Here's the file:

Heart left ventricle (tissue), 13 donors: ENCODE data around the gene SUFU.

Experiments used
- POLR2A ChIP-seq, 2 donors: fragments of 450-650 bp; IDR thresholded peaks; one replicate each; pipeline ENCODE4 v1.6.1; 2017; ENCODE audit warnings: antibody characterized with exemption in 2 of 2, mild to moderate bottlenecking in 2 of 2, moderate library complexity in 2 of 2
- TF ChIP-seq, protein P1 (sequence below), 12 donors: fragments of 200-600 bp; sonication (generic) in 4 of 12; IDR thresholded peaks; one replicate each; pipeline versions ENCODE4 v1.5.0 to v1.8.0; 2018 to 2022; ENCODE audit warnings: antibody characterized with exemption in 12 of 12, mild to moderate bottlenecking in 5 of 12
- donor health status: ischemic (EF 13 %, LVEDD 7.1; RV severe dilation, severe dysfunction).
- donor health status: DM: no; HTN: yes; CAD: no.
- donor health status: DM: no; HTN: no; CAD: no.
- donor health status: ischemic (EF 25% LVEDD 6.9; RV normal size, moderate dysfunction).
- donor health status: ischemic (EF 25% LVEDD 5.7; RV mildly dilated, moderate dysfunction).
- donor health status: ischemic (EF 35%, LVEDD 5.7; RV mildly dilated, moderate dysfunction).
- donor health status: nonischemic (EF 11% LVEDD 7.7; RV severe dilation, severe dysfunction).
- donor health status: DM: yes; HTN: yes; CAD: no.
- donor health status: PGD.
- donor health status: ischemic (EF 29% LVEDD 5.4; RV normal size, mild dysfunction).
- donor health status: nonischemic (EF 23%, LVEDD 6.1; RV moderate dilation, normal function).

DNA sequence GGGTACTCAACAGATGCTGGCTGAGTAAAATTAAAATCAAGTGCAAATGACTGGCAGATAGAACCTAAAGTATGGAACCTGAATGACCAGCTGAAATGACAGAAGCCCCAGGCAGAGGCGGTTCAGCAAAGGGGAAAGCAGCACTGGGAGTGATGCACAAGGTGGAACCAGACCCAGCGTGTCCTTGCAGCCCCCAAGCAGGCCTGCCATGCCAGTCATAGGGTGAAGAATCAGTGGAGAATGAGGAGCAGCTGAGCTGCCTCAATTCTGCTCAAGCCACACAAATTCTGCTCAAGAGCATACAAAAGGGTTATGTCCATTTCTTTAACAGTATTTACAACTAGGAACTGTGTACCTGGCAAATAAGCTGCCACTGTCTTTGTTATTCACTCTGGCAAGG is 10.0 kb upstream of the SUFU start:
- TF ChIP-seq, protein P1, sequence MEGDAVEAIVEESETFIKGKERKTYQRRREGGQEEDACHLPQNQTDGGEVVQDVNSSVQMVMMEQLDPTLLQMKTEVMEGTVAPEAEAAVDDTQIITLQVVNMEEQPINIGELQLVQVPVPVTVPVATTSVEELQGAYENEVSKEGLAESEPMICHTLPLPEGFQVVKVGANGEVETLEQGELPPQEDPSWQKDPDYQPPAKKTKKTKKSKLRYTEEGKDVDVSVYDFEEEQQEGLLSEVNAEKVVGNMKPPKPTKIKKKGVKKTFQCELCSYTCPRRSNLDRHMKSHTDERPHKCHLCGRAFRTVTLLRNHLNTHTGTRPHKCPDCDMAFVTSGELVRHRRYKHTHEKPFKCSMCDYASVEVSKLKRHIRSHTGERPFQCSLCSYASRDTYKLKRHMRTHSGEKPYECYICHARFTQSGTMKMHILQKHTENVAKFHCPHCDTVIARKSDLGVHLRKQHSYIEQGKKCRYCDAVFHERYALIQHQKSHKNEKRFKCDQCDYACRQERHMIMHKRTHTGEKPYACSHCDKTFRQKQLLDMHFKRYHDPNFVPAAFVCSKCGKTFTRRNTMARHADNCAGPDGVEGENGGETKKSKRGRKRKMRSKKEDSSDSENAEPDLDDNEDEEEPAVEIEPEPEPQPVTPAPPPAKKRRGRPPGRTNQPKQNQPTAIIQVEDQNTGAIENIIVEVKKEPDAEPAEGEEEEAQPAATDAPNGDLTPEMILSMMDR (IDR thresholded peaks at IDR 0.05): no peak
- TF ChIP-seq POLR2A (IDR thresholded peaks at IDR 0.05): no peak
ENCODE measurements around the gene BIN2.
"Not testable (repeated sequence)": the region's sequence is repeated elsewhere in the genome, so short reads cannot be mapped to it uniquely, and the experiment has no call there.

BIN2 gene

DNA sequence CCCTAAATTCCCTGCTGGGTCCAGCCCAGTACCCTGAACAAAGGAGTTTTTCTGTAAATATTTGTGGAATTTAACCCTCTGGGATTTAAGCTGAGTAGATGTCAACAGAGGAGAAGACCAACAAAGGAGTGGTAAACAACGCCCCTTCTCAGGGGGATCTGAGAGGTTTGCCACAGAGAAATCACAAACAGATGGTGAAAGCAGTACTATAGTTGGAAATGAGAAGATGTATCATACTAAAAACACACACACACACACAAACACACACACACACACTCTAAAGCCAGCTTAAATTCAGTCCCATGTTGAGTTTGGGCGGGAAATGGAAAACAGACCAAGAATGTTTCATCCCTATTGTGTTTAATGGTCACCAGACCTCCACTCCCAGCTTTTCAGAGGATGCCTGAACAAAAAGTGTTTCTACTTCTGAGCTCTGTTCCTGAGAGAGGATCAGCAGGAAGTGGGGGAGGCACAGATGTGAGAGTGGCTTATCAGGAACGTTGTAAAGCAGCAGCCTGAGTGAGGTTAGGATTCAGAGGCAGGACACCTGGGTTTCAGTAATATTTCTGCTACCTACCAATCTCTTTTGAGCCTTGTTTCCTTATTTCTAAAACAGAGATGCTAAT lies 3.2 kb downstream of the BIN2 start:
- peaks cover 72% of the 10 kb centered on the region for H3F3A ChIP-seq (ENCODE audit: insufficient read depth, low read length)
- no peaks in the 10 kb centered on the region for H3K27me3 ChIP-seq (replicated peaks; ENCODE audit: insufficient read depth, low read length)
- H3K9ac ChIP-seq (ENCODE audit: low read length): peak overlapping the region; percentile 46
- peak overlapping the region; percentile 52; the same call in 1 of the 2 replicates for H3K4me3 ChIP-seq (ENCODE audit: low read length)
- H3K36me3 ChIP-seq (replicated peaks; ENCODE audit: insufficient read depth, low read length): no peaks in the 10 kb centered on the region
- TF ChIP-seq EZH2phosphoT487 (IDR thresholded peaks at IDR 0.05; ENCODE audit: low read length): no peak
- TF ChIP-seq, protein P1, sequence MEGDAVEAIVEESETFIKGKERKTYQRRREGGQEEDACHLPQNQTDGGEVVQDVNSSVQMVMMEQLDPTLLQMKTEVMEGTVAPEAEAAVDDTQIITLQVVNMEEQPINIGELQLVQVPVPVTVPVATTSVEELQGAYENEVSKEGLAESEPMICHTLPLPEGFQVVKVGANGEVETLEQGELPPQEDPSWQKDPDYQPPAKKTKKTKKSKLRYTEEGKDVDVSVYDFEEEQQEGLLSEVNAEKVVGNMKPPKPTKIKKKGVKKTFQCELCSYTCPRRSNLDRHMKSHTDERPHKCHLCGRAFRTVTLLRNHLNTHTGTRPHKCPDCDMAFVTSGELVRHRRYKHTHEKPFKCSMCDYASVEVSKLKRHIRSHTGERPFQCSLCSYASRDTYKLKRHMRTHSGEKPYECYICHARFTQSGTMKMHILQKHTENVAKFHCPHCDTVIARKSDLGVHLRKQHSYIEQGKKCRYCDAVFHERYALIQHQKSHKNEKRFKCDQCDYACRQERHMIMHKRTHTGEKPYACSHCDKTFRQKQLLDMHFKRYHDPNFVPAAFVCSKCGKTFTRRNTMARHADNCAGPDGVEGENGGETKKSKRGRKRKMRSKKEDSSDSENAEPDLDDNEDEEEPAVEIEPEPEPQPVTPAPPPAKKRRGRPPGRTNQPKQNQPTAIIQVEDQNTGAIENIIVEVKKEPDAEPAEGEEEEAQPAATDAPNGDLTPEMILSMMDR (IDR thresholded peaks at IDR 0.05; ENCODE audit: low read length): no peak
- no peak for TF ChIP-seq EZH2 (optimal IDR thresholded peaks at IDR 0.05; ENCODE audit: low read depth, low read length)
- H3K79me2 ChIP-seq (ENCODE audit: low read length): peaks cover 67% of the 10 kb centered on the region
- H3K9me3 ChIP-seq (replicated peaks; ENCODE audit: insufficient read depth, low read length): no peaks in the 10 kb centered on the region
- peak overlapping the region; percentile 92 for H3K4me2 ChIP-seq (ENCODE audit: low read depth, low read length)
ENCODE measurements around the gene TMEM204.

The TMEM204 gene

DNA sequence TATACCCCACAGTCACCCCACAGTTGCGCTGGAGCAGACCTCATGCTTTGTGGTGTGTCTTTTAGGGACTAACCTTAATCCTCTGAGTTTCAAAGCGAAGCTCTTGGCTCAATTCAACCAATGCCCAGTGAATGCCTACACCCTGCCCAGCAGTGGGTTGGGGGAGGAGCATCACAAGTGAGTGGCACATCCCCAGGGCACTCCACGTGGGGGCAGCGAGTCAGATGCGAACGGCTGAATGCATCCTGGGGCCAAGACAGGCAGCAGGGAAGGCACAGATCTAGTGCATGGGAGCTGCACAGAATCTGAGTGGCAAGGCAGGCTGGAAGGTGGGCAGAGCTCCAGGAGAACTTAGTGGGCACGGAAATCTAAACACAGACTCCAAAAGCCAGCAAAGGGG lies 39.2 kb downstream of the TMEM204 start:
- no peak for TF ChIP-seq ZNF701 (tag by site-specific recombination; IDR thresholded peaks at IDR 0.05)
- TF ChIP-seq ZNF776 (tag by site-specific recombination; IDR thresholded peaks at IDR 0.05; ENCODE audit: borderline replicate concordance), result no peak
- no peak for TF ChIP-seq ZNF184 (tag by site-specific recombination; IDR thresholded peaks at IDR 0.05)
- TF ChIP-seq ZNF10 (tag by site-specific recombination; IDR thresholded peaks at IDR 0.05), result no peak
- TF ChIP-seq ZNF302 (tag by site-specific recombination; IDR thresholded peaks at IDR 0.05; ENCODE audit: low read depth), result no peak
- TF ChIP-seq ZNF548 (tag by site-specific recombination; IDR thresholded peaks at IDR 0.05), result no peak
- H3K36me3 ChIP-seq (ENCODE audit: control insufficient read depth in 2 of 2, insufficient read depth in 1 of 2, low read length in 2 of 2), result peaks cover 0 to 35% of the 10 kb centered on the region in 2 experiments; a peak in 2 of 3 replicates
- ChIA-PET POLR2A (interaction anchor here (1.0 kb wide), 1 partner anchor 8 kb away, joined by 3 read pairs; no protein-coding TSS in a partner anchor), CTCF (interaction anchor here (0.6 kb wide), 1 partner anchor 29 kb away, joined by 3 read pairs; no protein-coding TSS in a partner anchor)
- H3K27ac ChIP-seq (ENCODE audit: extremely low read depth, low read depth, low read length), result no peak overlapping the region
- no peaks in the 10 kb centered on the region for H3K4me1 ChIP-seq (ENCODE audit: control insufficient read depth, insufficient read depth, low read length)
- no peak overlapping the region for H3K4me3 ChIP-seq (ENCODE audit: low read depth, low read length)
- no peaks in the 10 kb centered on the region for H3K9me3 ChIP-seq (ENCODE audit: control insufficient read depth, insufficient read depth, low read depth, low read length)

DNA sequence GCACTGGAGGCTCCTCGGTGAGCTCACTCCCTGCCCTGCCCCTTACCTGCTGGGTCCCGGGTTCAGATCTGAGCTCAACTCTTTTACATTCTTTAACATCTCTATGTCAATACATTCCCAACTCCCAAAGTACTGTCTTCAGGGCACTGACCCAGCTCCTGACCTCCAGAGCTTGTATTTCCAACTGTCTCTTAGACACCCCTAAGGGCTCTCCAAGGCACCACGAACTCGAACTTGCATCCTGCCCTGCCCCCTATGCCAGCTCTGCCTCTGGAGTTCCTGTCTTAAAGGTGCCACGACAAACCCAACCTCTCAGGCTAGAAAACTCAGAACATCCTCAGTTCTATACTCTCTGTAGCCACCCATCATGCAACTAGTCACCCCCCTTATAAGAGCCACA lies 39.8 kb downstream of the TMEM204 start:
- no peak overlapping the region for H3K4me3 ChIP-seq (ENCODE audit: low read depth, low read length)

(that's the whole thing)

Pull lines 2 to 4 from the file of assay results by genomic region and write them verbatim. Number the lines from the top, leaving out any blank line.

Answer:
Experiments used
- POLR2A ChIP-seq, 2 donors: fragments of 450-650 bp; IDR thresholded peaks; one replicate each; pipeline ENCODE4 v1.6.1; 2017; ENCODE audit warnings: antibody characterized with exemption in 2 of 2, mild to moderate bottlenecking in 2 of 2, moderate library complexity in 2 of 2
- TF ChIP-seq, protein P1 (sequence below), 12 donors: fragments of 200-600 bp; sonication (generic) in 4 of 12; IDR thresholded peaks; one replicate each; pipeline versions ENCODE4 v1.5.0 to v1.8.0; 2018 to 2022; ENCODE audit warnings: antibody characterized with exemption in 12 of 12, mild to moderate bottlenecking in 5 of 12